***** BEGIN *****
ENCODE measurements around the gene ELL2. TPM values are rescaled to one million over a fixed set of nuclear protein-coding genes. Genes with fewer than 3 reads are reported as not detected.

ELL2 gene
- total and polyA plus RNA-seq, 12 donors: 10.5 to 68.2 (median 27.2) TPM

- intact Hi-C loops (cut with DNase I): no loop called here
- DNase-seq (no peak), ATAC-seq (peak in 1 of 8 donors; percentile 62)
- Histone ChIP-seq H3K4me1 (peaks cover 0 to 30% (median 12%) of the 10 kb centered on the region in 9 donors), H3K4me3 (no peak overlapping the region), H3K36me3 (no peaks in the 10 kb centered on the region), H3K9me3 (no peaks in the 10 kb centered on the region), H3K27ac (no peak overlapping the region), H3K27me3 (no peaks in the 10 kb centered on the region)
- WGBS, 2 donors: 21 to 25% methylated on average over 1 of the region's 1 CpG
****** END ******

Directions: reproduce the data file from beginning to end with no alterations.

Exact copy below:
ENCODE measurements around the gene ELL2. TPM values are rescaled to one million over a fixed set of nuclear protein-coding genes. Genes with fewer than 3 reads are reported as not detected.

ELL2 gene
- total and polyA plus RNA-seq, 12 donors: 10.5 to 68.2 (median 27.2) TPM

- intact Hi-C loops (cut with DNase I): no loop called here
- DNase-seq (no peak), ATAC-seq (peak in 1 of 8 donors; percentile 62)
- Histone ChIP-seq H3K4me1 (peaks cover 0 to 30% (median 12%) of the 10 kb centered on the region in 9 donors), H3K4me3 (no peak overlapping the region), H3K36me3 (no peaks in the 10 kb centered on the region), H3K9me3 (no peaks in the 10 kb centered on the region), H3K27ac (no peak overlapping the region), H3K27me3 (no peaks in the 10 kb centered on the region)
- WGBS, 2 donors: 21 to 25% methylated on average over 1 of the region's 1 CpG